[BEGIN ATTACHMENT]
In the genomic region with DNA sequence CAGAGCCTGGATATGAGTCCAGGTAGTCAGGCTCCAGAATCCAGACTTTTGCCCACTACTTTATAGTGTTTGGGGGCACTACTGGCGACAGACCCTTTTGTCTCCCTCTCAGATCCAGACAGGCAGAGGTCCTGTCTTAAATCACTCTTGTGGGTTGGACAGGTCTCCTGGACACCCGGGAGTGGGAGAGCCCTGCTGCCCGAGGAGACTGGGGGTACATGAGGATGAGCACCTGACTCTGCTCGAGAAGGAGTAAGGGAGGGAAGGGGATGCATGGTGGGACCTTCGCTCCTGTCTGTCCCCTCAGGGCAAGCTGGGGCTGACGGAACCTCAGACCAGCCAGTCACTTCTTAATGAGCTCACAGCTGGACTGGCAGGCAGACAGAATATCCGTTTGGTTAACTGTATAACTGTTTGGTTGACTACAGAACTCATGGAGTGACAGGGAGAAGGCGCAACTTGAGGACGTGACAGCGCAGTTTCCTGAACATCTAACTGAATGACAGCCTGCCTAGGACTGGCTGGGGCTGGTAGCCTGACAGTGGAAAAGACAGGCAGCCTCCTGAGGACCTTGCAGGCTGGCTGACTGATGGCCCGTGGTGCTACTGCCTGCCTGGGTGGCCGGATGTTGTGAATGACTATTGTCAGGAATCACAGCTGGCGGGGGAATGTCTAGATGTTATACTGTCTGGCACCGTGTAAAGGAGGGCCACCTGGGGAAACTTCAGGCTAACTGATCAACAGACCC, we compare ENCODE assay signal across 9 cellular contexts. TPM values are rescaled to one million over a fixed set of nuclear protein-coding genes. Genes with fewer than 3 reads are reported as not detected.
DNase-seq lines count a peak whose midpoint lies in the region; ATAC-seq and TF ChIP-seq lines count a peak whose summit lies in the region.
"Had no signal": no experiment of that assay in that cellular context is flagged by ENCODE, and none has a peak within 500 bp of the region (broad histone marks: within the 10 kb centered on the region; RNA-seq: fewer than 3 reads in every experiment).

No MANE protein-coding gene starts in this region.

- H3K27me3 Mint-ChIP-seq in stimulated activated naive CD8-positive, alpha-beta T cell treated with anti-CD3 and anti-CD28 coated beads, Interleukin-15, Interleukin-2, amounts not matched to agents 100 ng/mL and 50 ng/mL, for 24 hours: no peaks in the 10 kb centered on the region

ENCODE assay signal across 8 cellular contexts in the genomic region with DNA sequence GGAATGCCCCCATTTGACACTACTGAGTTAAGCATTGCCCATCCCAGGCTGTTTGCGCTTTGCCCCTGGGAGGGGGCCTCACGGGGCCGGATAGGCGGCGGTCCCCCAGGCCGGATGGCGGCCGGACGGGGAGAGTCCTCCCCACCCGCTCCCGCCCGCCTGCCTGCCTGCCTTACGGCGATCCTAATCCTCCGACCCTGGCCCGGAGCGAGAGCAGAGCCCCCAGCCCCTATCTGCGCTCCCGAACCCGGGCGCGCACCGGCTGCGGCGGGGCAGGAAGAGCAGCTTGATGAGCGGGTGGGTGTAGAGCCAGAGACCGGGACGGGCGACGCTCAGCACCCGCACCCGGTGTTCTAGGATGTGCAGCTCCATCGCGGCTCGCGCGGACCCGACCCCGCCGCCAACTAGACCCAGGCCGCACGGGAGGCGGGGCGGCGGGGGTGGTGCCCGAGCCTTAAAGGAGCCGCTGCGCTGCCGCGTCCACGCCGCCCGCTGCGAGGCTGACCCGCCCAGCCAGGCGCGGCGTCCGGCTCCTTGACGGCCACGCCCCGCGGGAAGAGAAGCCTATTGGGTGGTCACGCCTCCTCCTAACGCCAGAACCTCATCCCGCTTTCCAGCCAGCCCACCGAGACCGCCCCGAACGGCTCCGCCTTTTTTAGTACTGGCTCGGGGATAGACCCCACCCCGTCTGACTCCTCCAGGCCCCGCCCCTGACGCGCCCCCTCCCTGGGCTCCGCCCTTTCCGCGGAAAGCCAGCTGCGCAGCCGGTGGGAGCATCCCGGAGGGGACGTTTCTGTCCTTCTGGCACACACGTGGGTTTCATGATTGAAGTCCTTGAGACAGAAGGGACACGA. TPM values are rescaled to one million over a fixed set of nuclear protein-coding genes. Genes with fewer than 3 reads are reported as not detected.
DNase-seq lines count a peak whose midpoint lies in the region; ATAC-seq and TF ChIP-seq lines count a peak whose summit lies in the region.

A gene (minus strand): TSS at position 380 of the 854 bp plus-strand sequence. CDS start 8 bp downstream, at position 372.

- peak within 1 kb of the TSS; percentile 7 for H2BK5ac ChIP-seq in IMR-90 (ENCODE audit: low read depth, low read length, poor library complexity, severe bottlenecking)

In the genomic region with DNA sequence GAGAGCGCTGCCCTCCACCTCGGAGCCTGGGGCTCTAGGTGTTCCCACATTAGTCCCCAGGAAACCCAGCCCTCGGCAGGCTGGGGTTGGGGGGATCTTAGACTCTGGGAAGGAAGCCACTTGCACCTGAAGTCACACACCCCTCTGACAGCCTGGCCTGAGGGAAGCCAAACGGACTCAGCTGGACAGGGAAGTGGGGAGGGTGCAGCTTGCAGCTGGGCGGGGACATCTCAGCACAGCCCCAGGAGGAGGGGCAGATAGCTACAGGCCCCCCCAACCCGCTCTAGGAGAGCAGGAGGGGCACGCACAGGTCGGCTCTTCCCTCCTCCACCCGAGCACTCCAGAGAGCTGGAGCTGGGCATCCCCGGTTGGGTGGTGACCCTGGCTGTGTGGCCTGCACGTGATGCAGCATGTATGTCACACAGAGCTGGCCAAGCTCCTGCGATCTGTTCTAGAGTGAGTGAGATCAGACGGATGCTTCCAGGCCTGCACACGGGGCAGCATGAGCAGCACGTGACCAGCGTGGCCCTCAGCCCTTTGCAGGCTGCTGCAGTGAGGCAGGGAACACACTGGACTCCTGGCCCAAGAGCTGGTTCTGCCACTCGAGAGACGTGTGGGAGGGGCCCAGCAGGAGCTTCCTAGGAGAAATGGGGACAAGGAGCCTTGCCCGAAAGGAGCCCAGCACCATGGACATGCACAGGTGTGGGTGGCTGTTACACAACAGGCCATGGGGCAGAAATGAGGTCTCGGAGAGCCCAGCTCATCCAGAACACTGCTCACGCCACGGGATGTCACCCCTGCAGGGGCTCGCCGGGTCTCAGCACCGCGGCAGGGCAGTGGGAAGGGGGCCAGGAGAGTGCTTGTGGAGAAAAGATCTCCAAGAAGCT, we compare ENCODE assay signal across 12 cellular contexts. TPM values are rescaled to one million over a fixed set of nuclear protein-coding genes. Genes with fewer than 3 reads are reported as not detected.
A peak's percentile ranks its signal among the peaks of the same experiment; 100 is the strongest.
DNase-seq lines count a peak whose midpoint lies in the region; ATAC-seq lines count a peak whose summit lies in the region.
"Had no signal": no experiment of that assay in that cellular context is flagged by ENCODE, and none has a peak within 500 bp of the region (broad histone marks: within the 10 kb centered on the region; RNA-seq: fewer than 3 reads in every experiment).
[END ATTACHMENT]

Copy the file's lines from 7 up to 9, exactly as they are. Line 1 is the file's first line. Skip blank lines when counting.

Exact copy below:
DNase-seq lines count a peak whose midpoint lies in the region; ATAC-seq and TF ChIP-seq lines count a peak whose summit lies in the region.

A gene (minus strand): TSS at position 380 of the 854 bp plus-strand sequence. CDS start 8 bp downstream, at position 372.

- peak within 1 kb of the TSS; percentile 7 for H2BK5ac ChIP-seq in IMR-90 (ENCODE audit: low read depth, low read length, poor library complexity, severe bottlenecking)